Ellel, North and South

ELLEL, NORTH and SOUTH, a chapelry, in the parish of Cockerham, union of Lancaster, hundred of Lonsdale south of the Sands, N. division of Lancashire, 4 miles (S. by E.) from Lancaster, on the road to Garstang and Preston; containing 2223 inhabitants. The manor of Ellel appears to have been a member of that of Warton, after the Norman Conquest. William Fitz-Gilbert, who first assumed the name of Lancaster, gave to Grimbald de Ellale, with other lands, two carucates in Ellale, to be held by knight's service. A Jordan de Ellal was forester of Wyresdale, and having married Alice de Thweng, a descendant of the house of Lancaster, left a daughter and heiress, who married Sir William de Molyneux, of Sefton, before the reign of Edward III., in which reign, Sir John de Coupeland appears as a proprietor. The Thwengs had possession long after this period, and Sir James Lawrence subsequently; the estates are now chiefly freehold in various hands.

The chapelry comprises 5620a. 1r. 38p., whereof threefourths are meadow and pasture, and the remainder arable. The surface is elevated and undulating, the soil various and generally productive and the scenery very fine; from the higher parts are extensive views of Morecambe bay, the town of Fleetwood, the Lake mountains, and the rivers Wyre and Lune. The Conder and Cocker rivers, the Lancaster and Preston canal, and Lancaster and Preston railway, run through; the last having two stations, and passing over two high viaducts. Ellel Hall, built about 70 years ago, is, with 500 acres of land, the property of Abraham Rawlinson Ford, Esq. Foxholes, with 150 acres, is the seat of William Talbot Rothwell, Esq. The latter house was nearly rebuilt in 1847, from the designs of Mr. Richard Lane, of Manchester, in the style of the domestic architecture of the 16th century; and the lights and shadows arising from the irregularity of its plan, give to the edifice much of the picturesque effect so characteristic of that period. The principal front is about 100 feet in length, and is ornamented with richly-carved barge-boards and pendent gables; the entrance consists of an arcade of three Tudor arches, and opens into a large lofty hall with a groined ceiling, having a noble gallery supported by carved Gothic brackets. This hall is replete with articles of vertu and marble statuary brought from abroad by the proprietor: an oak screen separates the staircase, which is also of oak; and the windows are of rich painted glass. Hay Carr, with 200 acres, all planted round, is the property of William Lamb, Esq.; the house has been much enlarged. There are several quarries of good stone. The living is a perpetual curacy; net income, £140, with a house, built in 1840. The chapel, a plain structure, is situated in the hamlet of Galgate, which see. A school is endowed with £8 per annum.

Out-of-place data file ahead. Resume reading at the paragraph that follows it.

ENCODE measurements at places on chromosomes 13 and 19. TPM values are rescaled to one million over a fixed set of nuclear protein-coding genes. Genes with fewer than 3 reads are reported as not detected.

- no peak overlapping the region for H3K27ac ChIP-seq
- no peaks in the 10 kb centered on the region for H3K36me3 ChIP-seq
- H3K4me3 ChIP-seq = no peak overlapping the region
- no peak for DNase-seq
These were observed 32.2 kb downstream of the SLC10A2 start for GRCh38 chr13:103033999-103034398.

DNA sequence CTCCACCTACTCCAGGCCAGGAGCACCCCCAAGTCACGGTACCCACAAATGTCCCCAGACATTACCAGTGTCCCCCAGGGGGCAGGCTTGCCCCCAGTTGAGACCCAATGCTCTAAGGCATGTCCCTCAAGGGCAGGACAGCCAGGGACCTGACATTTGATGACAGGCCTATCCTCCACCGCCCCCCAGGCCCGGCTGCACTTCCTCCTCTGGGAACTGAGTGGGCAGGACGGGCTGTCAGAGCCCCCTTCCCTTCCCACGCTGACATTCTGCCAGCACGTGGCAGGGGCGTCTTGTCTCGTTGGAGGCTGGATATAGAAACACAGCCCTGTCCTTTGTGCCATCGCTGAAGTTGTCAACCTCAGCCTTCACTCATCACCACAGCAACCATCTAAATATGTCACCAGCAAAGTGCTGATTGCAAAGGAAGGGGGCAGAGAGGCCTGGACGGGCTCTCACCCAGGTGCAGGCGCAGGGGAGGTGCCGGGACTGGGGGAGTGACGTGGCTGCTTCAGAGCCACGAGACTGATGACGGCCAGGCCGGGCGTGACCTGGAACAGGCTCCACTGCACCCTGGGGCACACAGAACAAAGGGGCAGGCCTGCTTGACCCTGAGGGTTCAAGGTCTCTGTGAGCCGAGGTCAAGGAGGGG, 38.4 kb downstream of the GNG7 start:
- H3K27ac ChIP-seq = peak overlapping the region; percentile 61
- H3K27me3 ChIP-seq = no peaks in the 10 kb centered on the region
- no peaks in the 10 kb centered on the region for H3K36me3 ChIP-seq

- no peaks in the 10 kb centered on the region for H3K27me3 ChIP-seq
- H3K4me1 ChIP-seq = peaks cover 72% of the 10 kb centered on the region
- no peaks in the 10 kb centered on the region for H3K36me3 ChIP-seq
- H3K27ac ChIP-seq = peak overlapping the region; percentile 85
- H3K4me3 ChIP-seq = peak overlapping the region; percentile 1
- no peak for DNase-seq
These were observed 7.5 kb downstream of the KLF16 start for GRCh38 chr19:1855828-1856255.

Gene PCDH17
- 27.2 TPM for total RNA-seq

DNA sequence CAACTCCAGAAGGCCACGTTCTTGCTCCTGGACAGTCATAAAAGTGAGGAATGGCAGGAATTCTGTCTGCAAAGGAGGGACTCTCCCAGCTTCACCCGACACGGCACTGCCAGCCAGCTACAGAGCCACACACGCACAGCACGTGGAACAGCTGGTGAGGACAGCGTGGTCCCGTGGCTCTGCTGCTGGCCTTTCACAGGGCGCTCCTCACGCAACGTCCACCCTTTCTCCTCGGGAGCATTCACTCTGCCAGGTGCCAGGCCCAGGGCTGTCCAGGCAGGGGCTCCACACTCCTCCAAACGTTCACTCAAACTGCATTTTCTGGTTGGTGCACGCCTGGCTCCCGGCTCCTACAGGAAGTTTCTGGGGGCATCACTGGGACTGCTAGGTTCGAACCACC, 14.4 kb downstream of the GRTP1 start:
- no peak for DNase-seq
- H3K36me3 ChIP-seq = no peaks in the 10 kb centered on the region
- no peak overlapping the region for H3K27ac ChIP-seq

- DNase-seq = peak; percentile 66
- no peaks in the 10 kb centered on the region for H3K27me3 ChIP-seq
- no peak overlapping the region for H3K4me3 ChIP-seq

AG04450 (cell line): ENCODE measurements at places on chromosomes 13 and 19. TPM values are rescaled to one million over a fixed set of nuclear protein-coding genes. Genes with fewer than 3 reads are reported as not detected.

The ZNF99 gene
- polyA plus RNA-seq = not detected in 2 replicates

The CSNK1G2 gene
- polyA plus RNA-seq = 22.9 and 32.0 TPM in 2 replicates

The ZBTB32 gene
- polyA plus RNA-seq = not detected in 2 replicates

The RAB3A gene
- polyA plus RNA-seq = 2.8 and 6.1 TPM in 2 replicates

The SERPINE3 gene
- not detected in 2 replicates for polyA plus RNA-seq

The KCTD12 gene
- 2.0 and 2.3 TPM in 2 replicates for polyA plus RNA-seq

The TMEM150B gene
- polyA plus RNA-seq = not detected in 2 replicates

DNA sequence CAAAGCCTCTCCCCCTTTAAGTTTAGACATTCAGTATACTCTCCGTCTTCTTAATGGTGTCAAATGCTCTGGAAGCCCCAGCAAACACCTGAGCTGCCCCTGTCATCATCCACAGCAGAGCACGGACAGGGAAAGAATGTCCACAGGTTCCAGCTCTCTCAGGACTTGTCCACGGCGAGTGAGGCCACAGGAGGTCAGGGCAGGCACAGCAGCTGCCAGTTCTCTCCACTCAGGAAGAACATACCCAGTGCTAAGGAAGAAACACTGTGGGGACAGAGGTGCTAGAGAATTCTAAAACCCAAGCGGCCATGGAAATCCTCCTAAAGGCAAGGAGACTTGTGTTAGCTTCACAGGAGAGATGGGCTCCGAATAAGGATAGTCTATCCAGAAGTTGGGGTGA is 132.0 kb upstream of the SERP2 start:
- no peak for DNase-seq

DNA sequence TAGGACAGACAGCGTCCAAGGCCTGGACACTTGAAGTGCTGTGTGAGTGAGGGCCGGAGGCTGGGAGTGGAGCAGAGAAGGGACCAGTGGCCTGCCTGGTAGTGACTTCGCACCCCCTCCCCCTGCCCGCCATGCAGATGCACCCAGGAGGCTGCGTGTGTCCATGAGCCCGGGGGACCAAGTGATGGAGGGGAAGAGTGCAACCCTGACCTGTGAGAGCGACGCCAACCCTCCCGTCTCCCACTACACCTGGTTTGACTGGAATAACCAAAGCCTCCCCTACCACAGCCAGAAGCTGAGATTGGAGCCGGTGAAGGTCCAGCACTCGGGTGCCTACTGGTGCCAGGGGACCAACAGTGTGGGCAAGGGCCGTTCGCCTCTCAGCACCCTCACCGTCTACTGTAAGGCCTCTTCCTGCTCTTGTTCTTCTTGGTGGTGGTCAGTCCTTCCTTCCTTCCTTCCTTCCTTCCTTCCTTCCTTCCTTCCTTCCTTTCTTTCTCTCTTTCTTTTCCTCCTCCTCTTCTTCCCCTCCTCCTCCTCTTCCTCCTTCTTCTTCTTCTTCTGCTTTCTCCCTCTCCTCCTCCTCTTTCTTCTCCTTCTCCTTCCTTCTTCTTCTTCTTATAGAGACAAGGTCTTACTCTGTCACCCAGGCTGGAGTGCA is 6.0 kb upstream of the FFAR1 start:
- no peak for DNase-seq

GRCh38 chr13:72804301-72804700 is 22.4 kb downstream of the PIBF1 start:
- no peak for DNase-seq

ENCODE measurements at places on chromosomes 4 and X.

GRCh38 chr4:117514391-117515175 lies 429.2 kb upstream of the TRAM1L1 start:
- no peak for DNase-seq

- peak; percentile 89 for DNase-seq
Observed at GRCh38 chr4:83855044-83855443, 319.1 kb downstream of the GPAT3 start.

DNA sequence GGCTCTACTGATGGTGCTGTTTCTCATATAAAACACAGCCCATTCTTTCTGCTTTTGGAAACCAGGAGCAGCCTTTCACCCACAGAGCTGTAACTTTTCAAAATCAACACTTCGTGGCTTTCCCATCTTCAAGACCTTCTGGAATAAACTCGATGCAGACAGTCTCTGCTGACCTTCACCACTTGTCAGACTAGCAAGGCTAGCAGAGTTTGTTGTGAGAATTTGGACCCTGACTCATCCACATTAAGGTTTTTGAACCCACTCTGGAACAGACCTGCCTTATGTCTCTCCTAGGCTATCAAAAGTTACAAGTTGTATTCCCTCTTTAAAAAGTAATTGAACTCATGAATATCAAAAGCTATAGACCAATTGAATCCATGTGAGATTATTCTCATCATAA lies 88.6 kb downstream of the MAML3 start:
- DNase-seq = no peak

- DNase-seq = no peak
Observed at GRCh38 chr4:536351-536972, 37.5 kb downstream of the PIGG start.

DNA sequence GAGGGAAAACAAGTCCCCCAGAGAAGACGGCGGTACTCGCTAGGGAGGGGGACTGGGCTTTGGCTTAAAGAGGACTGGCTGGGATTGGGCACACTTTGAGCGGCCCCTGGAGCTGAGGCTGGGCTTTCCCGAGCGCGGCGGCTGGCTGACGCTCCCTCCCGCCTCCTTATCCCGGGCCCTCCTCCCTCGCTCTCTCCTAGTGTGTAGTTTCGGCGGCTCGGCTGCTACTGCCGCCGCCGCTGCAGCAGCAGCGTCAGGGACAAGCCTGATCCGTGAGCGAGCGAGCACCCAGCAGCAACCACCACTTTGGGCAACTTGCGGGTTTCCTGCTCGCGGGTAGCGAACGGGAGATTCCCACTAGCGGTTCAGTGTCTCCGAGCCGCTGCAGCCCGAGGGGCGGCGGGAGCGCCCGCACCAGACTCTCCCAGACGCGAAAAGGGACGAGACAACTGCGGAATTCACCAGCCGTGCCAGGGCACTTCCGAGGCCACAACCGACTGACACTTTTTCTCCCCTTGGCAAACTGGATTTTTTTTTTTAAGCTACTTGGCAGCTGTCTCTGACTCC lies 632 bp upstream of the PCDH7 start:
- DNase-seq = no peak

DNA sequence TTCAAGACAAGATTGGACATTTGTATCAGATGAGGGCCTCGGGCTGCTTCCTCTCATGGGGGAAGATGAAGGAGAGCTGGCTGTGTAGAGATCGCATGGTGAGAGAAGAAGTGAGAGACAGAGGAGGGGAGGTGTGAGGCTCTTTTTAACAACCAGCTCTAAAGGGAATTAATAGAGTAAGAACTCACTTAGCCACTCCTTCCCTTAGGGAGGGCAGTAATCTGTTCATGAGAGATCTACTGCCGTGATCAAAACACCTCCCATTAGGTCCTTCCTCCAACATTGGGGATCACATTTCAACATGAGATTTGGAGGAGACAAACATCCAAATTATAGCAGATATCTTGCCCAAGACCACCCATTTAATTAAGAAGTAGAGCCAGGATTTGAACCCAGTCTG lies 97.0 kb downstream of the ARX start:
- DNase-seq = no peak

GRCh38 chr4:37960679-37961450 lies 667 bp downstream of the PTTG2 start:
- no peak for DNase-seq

Transcribed from A Topographical Dictionary of England, by Samuel Lewis, 7th edition, published in 1848.

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